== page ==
But willful blindness is tantamount to knowledge. See United States v. Rivera-Rodriguez, 318 F.3d 268, 272 (1st Cir. 2003). And when applied, the so-called willful-blindness doctrine lets prosecutors prove a defendant's knowledge by showing that he "deliberately shield[ed] [himself] from clear evidence of critical facts that are strongly suggested by the circumstances." Global-Tech Appliances, Inc., 563 U.S. at 766. 
As I have said before, that this use of the willful blindness concept to expand the grounds for conviction from the knowledge required by the statute to willful blindness to something that is not knowledge (willful blindness) seems most suspect (at least to me).

2.  Courts frequently state that the willful blindness instruction should be used on in rare cases and then only if certain features are present.  E.g., United States v. Jeri, 2017 U.S. App. LEXIS 17121 (11th Cir. 2017) (That is, "a district court should not instruct the jury on 'deliberate ignorance' when the relevant evidence points only to actual knowledge, rather than deliberate avoidance." Id. (emphasis omitted). The instruction should be given "only in those comparatively rare cases where there are facts that point in the direction of deliberate ignorance." Id. at 1570 (quotations and alteration omitted); United States v. Alvarado, 838 F.2d 311, 314 (9th Cir. 1987) (deliberate ignorance instruction should "be given rarely because of the risk that the jury will convict on a standard of negligence"), cert. denied, 487 U.S. 1222 (1988); and United States v. Juarez, 2017 U.S. App. LEXIS 14500 (5th Cir. 2017) ("A deliberate ignorance instruction is rarely appropriate; it should only be given 'where the evidence shows (1) subjective awareness of a high probability of the existence of illegal conduct, and (2) purposeful contrivance to avoid learning of the illegal conduct.".  United States v. Richardson, 2017 U.S. App. LEXIS 17765 (5th Cir. 2017) ("We have repeatedly cautioned that the instruction 'should rarely be given,' United States v. Kuhrt, 788 F.3d 403, 417 (5th Cir. 2015), but this is the paradigmatic case.  [JAT Caveat:  Some of the 2017 cases undoubtedly have F.3d citations, and I will provide them when I get access to them.]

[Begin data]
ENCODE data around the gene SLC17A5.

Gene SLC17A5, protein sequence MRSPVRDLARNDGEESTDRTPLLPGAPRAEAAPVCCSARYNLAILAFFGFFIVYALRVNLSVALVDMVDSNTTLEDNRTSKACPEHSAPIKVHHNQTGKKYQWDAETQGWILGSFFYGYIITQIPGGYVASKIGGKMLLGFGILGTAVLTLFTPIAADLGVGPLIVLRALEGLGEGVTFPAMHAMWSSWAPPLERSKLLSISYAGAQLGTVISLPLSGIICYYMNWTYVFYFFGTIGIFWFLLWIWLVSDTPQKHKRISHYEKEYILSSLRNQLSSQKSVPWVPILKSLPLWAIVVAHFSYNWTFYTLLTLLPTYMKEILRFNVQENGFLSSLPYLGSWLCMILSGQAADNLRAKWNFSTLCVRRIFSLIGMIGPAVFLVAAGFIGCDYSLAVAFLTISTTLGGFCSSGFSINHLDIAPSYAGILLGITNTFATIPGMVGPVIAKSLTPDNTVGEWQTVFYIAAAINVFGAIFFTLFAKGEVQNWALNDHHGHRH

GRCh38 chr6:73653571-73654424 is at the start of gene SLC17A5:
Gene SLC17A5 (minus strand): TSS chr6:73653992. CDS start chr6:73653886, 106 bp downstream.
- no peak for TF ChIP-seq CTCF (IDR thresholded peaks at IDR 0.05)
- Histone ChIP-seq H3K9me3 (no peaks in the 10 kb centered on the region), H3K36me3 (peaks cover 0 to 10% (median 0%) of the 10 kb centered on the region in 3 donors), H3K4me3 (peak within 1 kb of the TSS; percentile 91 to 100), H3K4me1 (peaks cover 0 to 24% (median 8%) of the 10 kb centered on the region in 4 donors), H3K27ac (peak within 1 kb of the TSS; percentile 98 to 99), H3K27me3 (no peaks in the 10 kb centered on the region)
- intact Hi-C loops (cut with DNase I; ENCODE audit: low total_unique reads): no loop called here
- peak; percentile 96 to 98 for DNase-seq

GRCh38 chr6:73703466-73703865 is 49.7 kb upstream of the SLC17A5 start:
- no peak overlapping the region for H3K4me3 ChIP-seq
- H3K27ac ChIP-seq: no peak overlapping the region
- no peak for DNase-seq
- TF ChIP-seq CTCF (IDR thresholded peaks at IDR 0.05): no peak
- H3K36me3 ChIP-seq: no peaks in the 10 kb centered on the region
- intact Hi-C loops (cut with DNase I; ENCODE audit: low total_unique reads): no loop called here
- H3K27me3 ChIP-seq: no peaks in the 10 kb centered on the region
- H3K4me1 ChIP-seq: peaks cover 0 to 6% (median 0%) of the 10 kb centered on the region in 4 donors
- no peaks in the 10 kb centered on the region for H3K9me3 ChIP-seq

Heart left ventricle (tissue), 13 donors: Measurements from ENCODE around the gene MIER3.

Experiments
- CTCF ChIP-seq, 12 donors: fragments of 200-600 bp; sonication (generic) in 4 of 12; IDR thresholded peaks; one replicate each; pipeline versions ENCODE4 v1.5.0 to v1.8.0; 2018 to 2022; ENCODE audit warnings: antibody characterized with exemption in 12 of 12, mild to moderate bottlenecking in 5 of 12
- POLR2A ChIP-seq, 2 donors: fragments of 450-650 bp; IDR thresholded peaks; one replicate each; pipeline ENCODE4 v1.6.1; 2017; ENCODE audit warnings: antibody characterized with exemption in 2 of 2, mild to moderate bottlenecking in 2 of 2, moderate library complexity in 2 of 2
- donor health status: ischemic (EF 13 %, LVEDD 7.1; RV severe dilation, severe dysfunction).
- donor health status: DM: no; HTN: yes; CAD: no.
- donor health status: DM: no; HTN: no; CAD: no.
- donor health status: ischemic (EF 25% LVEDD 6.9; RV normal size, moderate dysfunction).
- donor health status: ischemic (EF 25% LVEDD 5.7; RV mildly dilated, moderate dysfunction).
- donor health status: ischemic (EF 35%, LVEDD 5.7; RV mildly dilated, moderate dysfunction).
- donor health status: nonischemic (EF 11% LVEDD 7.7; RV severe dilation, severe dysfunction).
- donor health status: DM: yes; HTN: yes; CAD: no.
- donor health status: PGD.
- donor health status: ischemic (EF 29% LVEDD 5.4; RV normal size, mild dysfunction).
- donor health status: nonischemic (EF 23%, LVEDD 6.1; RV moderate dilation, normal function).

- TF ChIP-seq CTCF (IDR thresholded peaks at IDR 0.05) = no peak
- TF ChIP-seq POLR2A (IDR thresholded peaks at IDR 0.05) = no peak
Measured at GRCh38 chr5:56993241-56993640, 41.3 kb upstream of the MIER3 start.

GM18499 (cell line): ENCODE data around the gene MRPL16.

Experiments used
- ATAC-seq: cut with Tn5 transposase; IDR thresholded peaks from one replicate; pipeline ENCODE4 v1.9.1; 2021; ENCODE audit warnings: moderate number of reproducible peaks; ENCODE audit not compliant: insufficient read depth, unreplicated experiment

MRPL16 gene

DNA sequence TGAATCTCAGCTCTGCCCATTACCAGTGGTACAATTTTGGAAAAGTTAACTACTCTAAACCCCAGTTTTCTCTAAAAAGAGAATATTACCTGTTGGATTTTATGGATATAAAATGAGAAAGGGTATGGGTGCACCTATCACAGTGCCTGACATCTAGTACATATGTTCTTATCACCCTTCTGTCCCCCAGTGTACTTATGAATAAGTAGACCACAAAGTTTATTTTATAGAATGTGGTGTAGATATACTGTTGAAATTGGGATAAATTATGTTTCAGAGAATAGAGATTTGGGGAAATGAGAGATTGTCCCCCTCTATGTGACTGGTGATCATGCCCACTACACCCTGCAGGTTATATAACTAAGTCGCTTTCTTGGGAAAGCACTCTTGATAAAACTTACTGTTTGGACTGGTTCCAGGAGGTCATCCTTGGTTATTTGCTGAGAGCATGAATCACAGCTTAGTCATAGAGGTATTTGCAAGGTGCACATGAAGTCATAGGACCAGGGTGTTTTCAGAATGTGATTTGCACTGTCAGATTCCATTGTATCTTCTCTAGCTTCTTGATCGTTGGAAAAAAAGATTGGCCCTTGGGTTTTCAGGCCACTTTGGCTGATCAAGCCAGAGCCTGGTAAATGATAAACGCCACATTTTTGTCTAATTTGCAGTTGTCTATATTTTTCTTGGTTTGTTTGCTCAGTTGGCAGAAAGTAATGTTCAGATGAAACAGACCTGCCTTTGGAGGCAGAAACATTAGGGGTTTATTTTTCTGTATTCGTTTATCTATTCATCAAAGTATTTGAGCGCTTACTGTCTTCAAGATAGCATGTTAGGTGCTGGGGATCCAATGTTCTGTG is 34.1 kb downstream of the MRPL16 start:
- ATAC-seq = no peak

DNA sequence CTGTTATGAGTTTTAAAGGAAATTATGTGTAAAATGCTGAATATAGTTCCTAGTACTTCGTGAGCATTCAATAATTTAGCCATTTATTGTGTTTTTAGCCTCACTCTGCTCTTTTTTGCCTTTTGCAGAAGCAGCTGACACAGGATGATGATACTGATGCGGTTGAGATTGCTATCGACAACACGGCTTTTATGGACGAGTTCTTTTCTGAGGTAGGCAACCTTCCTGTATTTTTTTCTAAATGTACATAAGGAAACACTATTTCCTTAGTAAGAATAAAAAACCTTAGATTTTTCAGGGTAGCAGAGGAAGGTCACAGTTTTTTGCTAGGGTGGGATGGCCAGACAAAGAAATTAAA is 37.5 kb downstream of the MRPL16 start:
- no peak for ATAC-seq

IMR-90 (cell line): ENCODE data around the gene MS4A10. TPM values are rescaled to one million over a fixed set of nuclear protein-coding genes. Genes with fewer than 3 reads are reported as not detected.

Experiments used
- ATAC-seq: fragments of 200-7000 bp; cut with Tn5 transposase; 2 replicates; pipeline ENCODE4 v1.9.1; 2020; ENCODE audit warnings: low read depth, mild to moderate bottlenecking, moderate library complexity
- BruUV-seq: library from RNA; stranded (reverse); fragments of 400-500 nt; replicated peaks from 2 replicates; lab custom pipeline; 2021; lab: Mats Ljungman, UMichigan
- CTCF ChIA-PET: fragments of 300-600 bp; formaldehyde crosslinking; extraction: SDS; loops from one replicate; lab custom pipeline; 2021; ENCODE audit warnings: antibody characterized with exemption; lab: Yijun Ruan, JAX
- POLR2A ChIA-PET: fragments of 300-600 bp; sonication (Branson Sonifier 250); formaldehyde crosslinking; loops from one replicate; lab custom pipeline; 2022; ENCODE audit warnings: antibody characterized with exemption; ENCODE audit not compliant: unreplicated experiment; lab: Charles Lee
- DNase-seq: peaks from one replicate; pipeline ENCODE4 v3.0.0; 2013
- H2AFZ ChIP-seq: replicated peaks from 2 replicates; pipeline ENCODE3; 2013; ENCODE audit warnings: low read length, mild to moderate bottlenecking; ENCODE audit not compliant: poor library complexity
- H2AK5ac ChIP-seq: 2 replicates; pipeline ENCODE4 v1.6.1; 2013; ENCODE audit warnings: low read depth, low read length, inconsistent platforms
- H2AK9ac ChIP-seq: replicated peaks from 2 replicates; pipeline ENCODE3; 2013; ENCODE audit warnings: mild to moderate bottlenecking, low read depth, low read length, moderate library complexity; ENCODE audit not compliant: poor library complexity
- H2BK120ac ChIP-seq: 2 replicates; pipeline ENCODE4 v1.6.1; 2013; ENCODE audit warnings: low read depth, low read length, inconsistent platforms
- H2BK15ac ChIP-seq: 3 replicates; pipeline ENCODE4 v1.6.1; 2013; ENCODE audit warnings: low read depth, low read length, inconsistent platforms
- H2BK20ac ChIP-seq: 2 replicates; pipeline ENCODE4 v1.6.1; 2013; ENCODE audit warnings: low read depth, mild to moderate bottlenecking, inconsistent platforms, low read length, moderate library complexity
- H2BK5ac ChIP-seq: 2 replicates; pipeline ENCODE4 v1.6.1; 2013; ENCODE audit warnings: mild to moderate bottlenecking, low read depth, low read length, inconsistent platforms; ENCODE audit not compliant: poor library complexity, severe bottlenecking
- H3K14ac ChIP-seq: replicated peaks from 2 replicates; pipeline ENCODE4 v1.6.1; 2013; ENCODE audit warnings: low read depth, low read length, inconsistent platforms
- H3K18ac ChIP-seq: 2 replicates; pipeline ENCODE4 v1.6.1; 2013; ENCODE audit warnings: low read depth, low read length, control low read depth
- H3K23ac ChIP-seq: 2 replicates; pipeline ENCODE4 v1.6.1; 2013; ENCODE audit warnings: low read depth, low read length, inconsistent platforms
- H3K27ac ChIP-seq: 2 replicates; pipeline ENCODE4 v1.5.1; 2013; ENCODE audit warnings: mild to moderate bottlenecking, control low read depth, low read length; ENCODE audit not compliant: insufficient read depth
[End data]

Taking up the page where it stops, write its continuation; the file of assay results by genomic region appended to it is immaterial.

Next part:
Despite these common statements, the frequency with which the reported cases deal with the concept suggest that its use is not as rare a imagined.  Indeed, in virtually every case where a defendant goes to trial in a knowledge case, the defense's argument, at least sub silentio, is that he did not have the knowledge required by the statute and, in any event, the Government did not prove that he did.  This would appear to permit the Government to trot out this concept in many of those cases.

3.  When I started discussing the willful blindness concept, I noted that it went under several rubrics -- willful blindness, deliberate ignorance, conscious avoidance and perhaps some others. I started created the label conscious avoidance so that readers to find all blog discussions on the issue.  Since adopting that convention for the label, Courts seem to have gravitated to the term willful blindness to discuss the concept.  E.g., Global-Tech Appliances, Inc. v. SEB S.A., ___ U.S. ___, 131 S. Ct. 2060 (2011).  Accordingly, today I have created the label Willful Blindness and substituted it for the prior label Conscious Avoidance.